FRAN KELLY: ATAGI now also says anyone under 60 who doesn't have access to the Pfizer vaccine - and that's a lot of people because we have a shortage of it - but lives in an out, outbreak area should get AstraZeneca. Are you going to recommend GPs give AstraZeneca to anyone who asks, even if they're under 40?
OMAR KHORSHID: So, all along we've recommended that GPs follow ATAGI advice, and ATAGI have made a minor clarification to their, their advice to make it actually more consistent with what the AMA has been saying, which is that GPs should, where a patient makes a request as long as I've given the patient the information they need to understand the risks and benefits applicable to them - and of course, part of that includes what is your risk of contracting COVID, which is obviously very different in Sydney to what it is, for instance, in Perth - but then they should offer that, offer that jab. And ATAGI's made that clearer and easier for GPs. And I think GPs will be breathing a bit of a sigh of relief today because they've been given quite clear instructions from ATAGI with some paperwork to help them have those conversations with patients.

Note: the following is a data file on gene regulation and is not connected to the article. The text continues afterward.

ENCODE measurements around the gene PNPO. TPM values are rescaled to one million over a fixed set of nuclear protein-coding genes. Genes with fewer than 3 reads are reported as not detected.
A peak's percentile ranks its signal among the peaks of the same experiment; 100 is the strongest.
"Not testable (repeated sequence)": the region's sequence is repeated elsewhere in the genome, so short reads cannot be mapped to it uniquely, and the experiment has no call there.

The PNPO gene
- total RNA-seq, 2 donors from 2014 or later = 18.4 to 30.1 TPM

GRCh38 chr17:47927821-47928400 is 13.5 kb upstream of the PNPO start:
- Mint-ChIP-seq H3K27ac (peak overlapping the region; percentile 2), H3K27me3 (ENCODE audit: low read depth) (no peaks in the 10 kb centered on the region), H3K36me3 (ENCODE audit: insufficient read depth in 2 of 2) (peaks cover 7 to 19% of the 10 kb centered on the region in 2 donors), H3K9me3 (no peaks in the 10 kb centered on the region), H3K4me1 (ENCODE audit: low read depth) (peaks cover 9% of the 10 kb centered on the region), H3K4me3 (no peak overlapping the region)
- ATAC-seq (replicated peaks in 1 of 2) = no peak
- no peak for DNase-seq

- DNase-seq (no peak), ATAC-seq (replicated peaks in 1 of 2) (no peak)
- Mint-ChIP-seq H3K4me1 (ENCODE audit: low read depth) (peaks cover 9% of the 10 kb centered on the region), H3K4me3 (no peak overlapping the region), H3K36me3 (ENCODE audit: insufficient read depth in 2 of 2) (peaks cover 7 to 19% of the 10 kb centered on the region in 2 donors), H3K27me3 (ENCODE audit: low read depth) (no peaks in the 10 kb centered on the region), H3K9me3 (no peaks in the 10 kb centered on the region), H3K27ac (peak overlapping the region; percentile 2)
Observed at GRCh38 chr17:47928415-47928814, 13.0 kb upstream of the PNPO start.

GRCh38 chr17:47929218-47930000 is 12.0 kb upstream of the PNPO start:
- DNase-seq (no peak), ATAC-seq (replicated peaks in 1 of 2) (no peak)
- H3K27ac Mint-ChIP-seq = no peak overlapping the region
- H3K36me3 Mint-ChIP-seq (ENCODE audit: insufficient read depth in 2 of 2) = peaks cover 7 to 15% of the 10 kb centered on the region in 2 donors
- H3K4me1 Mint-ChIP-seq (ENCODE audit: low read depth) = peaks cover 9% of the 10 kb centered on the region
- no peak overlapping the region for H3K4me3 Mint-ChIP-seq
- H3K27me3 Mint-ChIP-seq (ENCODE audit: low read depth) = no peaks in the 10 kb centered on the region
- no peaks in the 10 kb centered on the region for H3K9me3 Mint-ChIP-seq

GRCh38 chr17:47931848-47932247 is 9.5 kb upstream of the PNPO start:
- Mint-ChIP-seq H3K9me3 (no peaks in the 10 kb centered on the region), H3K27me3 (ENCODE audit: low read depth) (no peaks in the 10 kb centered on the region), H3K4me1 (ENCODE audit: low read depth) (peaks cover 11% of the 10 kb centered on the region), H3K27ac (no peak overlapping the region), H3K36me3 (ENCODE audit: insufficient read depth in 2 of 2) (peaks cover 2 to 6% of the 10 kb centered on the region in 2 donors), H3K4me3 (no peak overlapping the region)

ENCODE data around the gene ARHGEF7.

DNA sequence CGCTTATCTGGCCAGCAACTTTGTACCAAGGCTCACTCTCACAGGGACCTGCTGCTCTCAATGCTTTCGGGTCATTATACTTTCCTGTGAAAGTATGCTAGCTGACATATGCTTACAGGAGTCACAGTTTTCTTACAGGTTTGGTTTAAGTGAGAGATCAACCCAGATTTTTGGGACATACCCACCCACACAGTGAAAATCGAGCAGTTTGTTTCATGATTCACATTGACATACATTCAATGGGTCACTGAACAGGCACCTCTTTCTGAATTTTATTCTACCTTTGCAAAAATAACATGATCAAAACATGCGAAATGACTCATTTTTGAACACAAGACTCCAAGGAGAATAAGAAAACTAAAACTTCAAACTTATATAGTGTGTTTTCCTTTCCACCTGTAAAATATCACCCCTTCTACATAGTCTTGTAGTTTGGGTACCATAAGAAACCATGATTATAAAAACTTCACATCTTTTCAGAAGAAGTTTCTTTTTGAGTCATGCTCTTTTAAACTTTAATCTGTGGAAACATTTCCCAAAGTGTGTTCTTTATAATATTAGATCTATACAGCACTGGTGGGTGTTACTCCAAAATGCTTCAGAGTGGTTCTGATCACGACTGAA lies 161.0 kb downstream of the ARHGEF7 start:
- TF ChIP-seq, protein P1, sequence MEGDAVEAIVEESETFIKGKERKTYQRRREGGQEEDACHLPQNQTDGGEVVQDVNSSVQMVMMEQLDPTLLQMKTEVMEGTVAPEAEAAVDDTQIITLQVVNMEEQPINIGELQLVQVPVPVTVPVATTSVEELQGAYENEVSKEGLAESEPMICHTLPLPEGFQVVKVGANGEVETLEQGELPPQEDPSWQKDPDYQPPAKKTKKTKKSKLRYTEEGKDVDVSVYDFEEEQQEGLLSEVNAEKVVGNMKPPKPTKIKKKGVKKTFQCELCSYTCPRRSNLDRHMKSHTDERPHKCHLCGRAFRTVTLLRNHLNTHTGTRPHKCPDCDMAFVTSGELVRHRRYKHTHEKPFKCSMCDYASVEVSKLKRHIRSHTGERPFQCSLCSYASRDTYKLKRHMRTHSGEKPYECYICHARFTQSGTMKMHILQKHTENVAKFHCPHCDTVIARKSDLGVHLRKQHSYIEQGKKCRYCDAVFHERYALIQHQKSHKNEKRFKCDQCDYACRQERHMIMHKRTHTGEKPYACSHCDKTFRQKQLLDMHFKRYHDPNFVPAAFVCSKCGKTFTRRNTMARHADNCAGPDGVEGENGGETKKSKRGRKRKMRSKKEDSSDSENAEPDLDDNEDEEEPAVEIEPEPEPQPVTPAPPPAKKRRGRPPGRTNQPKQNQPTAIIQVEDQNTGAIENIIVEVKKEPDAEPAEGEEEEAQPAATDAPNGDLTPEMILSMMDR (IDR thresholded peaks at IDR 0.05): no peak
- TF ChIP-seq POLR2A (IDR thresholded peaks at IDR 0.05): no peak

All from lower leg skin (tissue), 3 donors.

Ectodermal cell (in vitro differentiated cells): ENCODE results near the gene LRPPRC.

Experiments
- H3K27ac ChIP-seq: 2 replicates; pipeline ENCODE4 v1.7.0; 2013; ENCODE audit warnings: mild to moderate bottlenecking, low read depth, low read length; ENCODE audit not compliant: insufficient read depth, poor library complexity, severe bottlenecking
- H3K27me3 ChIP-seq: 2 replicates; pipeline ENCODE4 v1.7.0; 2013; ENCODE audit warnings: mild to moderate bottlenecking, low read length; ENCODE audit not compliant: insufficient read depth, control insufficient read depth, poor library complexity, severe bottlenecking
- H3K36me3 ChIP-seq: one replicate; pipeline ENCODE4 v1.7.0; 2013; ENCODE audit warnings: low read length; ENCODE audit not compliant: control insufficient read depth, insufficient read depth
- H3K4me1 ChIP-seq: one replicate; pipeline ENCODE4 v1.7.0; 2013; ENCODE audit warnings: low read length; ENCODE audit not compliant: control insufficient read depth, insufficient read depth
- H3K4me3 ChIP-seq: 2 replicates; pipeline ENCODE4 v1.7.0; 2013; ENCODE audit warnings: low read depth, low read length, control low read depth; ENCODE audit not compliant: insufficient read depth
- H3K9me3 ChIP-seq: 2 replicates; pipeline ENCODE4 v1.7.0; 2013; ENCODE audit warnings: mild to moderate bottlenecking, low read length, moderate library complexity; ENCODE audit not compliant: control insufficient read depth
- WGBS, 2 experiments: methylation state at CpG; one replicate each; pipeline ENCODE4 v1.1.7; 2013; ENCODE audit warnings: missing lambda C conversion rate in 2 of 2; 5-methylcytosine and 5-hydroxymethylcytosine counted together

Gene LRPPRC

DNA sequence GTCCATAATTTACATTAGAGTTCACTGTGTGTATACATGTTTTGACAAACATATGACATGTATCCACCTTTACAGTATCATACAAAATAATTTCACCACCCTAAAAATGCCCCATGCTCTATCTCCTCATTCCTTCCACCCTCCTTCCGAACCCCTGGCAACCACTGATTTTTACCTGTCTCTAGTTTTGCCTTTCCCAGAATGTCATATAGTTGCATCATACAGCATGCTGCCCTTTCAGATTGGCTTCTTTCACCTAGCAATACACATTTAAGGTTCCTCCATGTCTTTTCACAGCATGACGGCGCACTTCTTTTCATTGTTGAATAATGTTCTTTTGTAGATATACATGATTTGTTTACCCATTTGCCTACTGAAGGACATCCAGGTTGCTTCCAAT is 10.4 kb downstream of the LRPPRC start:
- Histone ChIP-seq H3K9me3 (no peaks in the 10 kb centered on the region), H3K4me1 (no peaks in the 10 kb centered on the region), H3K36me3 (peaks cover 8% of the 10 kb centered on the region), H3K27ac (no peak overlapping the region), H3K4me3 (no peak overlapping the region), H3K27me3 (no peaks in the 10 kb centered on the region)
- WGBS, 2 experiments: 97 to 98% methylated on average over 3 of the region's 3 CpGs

FRAN KELLY: And so, what about clear instructions for people in Sydney at the moment with the virus raging in- it's a hotspot. Should every person who's under 40 listening to this, should they be getting the message that they should go and get an AstraZeneca vaccine if that's the only one they can get? It's better to get vaccinated now rather than wait for Pfizer?
OMAR KHORSHID: Yeah. Again, it's a judgement call, Fran, and it's one that I know is very difficult for people. It's very difficult for doctors as well.